14. Thomas Midgley Jr. had more than 100 patented inventions, the most boring of which ended up killing him in his own bed
The American engineer Thomas Midgely Jr. had a curious mind. Born in 1889 and then educated at Cornell University, he excelled in both mechanical and chemical engineering. But it was in the latter that he really made a name for himself. Midgley is credited with playing a key role in the development of leaded gasoline. What’s more, he had more than 100 patents to his name, including several CFSs (even if many of his inventions have since been banned for environmental reasons). However, rather than harmful chemicals, it was an invention he came up with in his 50s that led to his death.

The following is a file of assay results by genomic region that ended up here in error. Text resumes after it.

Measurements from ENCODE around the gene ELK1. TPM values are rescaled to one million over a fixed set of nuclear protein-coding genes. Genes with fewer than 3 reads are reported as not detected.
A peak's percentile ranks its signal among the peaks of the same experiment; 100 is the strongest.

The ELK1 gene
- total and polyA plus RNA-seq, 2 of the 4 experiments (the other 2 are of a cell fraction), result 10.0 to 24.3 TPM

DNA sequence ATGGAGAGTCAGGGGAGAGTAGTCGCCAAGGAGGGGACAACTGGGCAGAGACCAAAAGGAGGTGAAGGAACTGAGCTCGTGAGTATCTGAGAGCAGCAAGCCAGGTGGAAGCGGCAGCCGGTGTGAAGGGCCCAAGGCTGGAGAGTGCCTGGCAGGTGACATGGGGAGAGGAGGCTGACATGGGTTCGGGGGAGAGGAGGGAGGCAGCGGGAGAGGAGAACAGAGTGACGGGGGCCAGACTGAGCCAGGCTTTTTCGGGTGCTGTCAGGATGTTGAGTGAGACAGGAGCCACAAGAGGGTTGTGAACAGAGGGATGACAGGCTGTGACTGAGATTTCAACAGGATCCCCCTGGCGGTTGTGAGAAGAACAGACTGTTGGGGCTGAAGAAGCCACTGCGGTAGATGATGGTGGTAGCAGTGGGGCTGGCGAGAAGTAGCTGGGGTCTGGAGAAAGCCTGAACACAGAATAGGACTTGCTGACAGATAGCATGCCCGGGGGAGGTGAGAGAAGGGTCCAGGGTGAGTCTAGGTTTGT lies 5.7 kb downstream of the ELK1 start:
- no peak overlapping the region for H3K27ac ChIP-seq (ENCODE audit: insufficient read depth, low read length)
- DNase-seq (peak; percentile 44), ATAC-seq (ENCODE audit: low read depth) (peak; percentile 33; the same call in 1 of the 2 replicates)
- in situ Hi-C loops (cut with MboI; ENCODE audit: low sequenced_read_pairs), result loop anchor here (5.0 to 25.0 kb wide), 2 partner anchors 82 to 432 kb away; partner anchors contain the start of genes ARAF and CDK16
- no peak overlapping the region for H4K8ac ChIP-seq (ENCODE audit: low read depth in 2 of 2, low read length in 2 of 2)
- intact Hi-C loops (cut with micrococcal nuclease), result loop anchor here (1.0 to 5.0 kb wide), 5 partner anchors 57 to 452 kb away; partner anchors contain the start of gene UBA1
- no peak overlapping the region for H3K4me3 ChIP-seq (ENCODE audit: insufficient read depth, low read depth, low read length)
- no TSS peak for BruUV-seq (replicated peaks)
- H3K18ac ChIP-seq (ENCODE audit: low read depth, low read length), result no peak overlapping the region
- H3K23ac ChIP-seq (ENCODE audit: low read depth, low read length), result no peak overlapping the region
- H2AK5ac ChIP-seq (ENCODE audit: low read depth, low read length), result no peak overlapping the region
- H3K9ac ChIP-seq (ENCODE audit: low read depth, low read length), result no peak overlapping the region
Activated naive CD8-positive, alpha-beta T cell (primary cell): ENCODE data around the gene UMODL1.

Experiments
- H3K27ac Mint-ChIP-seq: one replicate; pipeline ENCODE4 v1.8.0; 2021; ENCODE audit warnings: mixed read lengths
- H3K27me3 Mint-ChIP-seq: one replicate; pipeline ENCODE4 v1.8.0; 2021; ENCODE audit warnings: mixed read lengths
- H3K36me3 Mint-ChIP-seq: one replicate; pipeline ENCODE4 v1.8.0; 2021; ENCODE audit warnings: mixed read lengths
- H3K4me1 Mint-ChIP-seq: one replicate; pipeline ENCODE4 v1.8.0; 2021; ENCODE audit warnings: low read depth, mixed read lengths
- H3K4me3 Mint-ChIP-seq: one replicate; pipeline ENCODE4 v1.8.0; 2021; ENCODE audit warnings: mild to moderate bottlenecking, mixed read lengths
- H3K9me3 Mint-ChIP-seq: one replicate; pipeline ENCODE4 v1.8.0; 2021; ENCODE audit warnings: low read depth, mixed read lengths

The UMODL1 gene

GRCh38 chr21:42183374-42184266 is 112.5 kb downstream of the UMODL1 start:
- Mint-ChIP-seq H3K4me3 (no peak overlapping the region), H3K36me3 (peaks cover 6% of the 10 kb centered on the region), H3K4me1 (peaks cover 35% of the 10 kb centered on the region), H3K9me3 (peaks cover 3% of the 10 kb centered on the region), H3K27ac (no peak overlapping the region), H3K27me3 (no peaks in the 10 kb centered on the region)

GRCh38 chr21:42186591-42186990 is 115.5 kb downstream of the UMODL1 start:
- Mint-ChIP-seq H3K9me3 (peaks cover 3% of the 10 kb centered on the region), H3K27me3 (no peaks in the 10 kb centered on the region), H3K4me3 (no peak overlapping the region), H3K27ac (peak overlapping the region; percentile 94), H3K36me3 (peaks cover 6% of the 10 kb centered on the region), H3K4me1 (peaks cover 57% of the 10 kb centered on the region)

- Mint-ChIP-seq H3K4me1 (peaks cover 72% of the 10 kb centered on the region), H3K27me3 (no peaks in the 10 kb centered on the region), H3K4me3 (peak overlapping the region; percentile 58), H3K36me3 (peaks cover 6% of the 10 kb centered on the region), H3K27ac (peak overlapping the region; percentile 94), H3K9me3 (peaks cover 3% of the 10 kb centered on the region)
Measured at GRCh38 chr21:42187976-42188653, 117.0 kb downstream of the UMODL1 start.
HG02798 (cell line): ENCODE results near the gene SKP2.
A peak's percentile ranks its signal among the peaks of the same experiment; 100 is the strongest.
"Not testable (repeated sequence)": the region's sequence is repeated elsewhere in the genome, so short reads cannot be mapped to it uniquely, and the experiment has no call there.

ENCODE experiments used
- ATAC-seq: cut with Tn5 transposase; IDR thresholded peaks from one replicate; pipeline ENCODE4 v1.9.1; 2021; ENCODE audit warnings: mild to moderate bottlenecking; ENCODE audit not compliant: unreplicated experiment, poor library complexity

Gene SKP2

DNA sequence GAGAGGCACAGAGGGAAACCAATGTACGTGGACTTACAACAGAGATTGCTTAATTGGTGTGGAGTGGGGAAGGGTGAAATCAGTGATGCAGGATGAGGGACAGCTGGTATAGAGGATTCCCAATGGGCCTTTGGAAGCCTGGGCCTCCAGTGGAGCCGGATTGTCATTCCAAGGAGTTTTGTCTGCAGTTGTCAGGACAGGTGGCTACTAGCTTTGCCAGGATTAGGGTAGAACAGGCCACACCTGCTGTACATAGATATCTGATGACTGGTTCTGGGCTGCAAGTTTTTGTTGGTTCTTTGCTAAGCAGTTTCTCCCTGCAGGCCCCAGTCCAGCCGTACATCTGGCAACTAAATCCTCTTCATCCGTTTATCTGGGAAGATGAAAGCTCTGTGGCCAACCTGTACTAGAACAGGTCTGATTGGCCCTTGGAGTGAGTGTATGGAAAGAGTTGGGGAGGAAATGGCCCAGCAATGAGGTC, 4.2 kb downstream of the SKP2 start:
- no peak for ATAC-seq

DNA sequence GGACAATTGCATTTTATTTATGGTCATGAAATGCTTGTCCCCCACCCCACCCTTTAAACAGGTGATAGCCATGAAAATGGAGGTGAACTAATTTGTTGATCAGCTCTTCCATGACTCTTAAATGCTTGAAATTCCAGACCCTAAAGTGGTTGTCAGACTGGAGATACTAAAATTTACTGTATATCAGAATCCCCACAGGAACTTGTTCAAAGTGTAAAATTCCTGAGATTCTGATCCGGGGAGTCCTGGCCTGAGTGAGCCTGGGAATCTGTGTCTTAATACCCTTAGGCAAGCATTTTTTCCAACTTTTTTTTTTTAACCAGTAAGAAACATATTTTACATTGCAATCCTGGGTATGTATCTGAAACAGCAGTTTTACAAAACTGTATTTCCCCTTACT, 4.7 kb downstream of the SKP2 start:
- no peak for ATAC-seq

In 1940, Midgely was struck down with polio. The disease caused his muscles to deteriorate and he was left severely disabled. Still keen to carry on working, Midgley invented a system of ropes and pulleys designed to help him sit up and get out of his bed unaided. It worked for a while. But then, in the summer of 1944, the device went wrong. Its inventor became entangled in the ropes and died of strangulation. Notably, when Time magazine compiled a list of ‘The 50 Worst Inventions’ of all time, two of Midgley’s creations were on there – and the killer pulley system wasn’t one of them.